Where do you begin when trying to understand a piece of lace?
There are many ways to begin, but my favorite path begins with first identifying the method of construction.
|Early lace began with woven cloth and some threads were drawn out and
the remaining threads bound together to achieve a lighter lacey look. Hardanger
is a direct descendant of this technique.
Threads were also “cut away” from cloth and the resulting holes were bound and embroidered. Cutwork, Broderie Anglaise and eyelet are are a few versions of this early beginning of lace.
Later on threads were woven widely spaced with openings specifically
allowing for needle weaving a design into the fabric.
|These early laces were followed by needle-lace like Reticella and Punto in Aria. (See previous article) These developed into Point de Venice, Point de France, and my favorite, Point de Gaze, among others. These laces are based on the buttonhole stitch.|
||About the same time another lace was developing that used bobbins.
Bobbins, usually made out of wood or bone are wrapped at one end with thread
and crossed and twisted to form cloth-like stitches, netting, mesh, and
bridges. These laces include Duchesse,
among others. This was done over a pillow. The bobbins were different
in each country and lace form. The pillows also varried depending on the
type of lace made.
(See more about Pillows here)
|Knotted lace was developed around the Mediterranean area as a direct descendant of fish net. Today Armenian lace and Lacis/Filet lace are among the only knotted laces made.|
|Crochet, knitted and tatted lace are more modern laces with only 150 years of history, compared to the 500 years of lace history. Crochet uses a hook to make a chain stitch. The most popular crochet lace is known as Irish Crochet. Tambour and Limmerick also use a chain stitch and hook to make lace but they both use a ground of fabric or net.|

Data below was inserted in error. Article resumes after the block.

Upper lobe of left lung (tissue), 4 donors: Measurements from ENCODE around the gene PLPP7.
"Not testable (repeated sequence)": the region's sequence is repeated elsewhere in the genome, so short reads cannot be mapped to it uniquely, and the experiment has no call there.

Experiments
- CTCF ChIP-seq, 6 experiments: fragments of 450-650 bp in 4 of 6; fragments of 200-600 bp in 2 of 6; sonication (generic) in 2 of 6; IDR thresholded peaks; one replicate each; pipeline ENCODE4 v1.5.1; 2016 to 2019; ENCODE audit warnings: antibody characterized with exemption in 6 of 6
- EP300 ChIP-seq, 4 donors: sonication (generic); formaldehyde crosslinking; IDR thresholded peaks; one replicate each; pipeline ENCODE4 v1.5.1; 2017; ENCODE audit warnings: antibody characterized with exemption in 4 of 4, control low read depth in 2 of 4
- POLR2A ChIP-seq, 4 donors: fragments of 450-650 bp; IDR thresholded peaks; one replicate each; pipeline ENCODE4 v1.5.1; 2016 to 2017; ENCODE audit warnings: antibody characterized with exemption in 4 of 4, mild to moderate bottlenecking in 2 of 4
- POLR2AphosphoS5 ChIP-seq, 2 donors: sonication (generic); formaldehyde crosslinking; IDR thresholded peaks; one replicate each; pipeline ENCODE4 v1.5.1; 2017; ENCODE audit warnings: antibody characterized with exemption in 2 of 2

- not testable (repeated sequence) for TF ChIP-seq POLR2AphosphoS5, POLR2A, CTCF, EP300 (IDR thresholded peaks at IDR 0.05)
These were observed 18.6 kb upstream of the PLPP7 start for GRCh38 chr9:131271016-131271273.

|Needlelace "Buttonhole stitch"|
|Tatting upon close inspection,
more closely resembles needle-lace buttonhole stitches.(see above left)
Notice the one thread down and one across,of needlelace.
Tatting has 2 threads down and one across (see picture left.
|Knitted lace has the traditional look of knitting but with much finer threads being used.|
Now there is machine and chemical lace. For most people that is it hardest lace to differentiate from handmade. Some people say that these laces have a “fuzzy” look to them. Others point out the “ribs’ in the cloth stitch area. The more modern machine made lace is easier to spot with only a few minutes study by the untrained eye. But the older machine laces were more faithful to the process and thus harder to spot. There are a number of wonderful books that help you to “see” the differences. The Secrets of Real Lace Elizabeth Kurella is an easy to understand favorite.
Once you have determined the way the lace was made the way the stitches are formed and combined is the next step. For this it is important to have a strong magnifier. One known as a linen tester is popular. Another with a light found at Radio Shack is another and my newest acquisition. When you can see the actual thread you can see the paths they travel across the lace.
All handmade lace has a discernable path. If you can’t follow the path with a powerful magnifier, it could be machine made. Chemical lace is usually made with a zigzag satin stitch over a fabric which is desolved away. It actually looks more like embroidery if you look closely.
It takes lots of research to determine the particular lace you are studying. Many regions of the word have similarities and subtle differences between the laces. But that’s the fun of it. A good book like Guide to Lace and Linens by Elizabeth Kurella is a great way to start. But nothing works as well as seeing the lace up close and personal. Many museums have lace collections but few allow access. Here is a list of some museums who dispaly lace. It's always best to contact them ahead of time just to be sure the collection is on display.
I can now spot some Lace at a glance and I feel like an explorer of sorts. It gives me great satisfaction to have unlocked some of the secrets in the thread.